Sure the movies were terrible (there’s no denying it) – he over played the flaws, ignored inconsistencies and plainly didn’t make the movies for us – he tried to make it for another generation of consumers ready to buy his merch.

    Despite the movies, despite the fan-hate – despite it all – the Jedi remain in my mind just like King Arthur’s Knights of the Round Table – heroes within a time of darkness, establishing a golden age that eventually crumbled from within through misjudgement, betrayal and plain “what are you blind?” moments.

    Yes – I’m saying it – both stories are very similar.

    Be seeing you,


  4. What’s amusing about this post (aside from its incredible accuracy) is that it almost makes the series seem prophetic in a way, but not about science fiction or fiction, but about education. You’ve almost redeemed the first series in a way. Here’s how:

    The jedi, at their downfall, were demonstrating severe lacking of judgment. They were allowing their younger, and more inexperienced members, to tell them what to do. They were embracing influence from the outside world and allowing it to blind them and control them. They were cow-towing to the senate and trying to protect the senate’s interests rather than any sort of code’s interests or their own interests.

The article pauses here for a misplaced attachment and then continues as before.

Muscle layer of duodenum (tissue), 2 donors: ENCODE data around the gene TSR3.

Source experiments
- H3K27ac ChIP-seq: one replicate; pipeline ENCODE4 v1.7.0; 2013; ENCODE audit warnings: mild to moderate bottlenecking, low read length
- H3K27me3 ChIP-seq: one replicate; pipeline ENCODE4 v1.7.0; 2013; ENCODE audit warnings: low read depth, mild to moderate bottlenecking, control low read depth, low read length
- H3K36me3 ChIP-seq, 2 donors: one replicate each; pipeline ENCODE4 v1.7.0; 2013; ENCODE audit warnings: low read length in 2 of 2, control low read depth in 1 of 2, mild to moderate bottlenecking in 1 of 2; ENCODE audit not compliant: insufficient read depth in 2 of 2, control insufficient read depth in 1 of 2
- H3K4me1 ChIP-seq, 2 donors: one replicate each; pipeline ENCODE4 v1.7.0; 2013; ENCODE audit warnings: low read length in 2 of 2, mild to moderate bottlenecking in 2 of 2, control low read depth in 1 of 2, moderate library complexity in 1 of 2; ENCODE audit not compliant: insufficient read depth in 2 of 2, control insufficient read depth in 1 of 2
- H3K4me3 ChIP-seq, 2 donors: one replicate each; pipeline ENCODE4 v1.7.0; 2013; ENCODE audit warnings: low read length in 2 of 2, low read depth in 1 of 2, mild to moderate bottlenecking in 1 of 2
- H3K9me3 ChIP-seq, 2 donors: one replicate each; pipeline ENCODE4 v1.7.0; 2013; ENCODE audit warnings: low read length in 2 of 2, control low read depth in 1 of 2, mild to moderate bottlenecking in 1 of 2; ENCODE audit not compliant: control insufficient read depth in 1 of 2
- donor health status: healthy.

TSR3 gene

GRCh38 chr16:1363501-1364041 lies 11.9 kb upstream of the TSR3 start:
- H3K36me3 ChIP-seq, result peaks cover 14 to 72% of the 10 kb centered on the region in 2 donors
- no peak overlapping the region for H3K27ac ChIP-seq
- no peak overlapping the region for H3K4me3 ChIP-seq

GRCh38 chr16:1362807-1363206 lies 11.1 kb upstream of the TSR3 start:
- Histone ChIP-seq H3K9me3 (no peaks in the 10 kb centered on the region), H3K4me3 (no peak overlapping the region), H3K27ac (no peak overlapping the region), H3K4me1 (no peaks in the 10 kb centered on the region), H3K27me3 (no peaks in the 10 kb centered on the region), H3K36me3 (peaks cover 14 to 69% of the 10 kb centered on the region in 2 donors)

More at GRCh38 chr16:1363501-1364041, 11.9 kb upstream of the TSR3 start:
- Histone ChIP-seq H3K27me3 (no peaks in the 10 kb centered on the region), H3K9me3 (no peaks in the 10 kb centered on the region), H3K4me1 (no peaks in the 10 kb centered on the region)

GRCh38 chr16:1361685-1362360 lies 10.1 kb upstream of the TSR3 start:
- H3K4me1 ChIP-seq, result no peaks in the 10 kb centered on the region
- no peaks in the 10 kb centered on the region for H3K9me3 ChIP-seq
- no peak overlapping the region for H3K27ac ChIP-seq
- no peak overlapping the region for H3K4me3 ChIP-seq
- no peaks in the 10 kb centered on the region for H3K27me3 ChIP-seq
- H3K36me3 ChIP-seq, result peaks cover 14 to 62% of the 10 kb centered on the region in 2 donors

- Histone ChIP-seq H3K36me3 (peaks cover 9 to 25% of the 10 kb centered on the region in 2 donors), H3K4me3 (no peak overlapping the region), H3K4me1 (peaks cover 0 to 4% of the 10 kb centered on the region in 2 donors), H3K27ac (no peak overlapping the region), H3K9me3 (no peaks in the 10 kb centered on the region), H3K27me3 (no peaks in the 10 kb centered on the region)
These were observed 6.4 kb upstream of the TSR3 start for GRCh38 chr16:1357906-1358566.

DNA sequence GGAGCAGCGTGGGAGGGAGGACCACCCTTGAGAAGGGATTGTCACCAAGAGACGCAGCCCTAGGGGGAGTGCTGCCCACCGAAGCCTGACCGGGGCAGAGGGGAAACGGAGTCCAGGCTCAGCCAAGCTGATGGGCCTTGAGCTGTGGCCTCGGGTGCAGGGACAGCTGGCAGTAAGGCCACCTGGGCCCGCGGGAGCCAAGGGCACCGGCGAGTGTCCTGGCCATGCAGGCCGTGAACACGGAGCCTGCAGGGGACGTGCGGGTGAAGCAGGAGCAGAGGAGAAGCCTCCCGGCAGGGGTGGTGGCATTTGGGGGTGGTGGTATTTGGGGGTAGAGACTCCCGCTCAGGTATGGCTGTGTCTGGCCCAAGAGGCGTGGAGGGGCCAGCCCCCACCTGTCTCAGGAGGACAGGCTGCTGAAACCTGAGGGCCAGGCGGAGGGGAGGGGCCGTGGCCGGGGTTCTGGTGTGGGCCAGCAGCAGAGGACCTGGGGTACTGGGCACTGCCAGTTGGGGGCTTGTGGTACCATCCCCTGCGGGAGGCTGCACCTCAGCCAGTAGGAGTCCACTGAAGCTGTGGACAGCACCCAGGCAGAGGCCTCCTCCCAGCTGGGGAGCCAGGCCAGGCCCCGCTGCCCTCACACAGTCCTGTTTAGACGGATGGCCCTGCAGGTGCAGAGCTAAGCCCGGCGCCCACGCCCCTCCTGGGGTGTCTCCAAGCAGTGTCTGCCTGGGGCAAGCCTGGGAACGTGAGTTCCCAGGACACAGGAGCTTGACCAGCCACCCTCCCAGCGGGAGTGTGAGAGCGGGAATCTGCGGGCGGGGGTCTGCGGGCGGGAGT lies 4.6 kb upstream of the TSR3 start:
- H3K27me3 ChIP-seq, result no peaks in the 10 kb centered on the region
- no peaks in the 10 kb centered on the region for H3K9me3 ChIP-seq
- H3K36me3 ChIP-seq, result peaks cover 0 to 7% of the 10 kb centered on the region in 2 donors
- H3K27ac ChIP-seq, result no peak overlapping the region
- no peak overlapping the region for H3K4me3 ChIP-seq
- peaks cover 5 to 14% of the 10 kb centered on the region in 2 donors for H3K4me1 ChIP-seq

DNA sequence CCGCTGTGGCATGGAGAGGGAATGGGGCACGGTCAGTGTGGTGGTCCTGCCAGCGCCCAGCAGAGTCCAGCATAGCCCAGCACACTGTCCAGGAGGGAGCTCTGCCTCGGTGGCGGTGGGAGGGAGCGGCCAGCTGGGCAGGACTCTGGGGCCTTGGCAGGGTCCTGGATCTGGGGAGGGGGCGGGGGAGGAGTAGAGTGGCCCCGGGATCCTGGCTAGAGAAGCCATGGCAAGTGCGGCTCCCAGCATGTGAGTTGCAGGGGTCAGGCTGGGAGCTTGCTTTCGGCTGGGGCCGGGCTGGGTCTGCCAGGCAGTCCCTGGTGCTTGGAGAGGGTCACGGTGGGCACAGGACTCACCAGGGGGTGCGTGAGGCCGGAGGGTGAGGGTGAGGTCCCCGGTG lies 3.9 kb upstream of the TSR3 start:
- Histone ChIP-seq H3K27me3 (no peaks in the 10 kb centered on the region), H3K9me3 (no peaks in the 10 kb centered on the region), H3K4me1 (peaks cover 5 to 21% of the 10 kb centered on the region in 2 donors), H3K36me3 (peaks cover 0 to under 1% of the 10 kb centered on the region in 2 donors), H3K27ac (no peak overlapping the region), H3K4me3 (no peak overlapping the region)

As you said, in episodes IV through VI, the jedi were mysterious, wise, and secretive. They practiced and followed their code. They LISTENED to the will of the force and let it guide them, whether that was the dark side or the light side. To them, it was a religious belief that superceded any other ethic. Part of their appeal was that we never really knew what they were capable of, what the limits of their sight were. Was Yoda mistaken, or did he deliberately manipulate people into doing things with obscurity and/or deception. In effect, they pretended to read, whether or not they could actually read, and they could back their claims.